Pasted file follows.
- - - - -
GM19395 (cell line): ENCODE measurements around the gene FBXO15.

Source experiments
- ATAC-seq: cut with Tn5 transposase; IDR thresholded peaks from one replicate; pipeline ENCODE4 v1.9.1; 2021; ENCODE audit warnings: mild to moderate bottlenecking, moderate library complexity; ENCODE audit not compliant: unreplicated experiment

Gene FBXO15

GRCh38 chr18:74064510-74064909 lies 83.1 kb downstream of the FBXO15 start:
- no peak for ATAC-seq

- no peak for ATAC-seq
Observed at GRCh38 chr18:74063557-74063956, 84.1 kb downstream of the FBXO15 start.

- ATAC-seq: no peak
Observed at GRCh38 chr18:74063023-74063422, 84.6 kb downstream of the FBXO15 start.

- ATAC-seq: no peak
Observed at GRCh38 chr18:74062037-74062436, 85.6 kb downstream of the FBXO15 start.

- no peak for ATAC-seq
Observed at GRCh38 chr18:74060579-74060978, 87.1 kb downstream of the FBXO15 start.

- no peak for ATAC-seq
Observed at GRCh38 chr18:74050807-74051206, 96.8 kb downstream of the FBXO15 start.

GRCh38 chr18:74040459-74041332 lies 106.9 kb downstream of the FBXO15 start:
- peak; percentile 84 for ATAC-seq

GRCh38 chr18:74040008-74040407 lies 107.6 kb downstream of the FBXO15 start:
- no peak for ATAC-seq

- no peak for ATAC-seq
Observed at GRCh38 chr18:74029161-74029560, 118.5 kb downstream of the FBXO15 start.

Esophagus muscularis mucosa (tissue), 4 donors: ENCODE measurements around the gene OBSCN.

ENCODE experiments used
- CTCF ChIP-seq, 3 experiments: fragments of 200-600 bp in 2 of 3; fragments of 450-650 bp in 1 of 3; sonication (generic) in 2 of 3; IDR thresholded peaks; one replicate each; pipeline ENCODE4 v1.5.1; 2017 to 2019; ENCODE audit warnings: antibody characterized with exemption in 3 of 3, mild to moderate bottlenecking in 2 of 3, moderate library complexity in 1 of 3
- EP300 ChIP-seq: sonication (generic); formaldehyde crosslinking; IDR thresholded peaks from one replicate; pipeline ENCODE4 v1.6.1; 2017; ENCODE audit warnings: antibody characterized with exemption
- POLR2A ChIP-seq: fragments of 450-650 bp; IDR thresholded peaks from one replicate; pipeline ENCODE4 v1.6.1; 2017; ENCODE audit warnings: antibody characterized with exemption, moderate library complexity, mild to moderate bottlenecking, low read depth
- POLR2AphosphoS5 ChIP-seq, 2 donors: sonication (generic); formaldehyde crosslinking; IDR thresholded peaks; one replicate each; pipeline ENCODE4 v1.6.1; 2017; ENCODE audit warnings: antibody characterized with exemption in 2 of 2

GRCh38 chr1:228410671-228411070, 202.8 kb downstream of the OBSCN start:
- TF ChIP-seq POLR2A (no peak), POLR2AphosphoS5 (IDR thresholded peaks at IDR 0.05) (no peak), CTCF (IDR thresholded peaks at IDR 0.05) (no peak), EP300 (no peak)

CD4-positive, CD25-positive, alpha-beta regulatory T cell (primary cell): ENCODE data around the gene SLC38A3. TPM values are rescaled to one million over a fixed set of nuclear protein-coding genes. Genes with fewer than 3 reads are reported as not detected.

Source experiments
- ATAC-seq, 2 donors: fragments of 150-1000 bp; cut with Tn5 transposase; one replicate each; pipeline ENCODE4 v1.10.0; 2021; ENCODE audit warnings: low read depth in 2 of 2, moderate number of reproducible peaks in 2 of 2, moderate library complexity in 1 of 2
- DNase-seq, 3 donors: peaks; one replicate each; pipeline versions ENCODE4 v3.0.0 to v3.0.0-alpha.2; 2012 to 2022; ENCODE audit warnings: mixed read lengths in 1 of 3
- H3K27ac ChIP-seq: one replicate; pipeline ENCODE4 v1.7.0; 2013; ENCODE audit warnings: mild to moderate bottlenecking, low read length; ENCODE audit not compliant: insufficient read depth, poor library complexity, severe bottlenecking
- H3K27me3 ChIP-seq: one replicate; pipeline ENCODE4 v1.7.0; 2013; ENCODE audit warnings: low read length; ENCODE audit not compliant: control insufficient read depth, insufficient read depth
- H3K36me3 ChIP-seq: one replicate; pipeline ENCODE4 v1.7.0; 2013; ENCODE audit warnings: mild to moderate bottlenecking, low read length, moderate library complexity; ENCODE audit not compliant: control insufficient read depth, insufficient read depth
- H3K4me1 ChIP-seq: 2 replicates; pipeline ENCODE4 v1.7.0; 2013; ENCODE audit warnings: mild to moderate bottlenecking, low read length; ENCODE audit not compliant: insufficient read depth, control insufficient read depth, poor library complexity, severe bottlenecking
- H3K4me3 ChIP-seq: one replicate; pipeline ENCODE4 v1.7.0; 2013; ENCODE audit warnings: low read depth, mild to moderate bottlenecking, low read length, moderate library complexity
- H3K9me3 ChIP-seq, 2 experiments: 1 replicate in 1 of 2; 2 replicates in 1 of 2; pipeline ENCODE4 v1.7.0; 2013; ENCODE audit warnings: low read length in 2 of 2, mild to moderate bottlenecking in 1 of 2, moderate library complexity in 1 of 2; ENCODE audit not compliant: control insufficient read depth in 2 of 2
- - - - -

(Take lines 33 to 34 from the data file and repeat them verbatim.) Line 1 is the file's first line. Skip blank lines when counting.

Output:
- ATAC-seq, 2 donors: fragments of 150-1000 bp; cut with Tn5 transposase; one replicate each; pipeline ENCODE4 v1.10.0; 2021; ENCODE audit warnings: low read depth in 2 of 2, moderate number of reproducible peaks in 2 of 2, moderate library complexity in 1 of 2
- DNase-seq, 3 donors: peaks; one replicate each; pipeline versions ENCODE4 v3.0.0 to v3.0.0-alpha.2; 2012 to 2022; ENCODE audit warnings: mixed read lengths in 1 of 3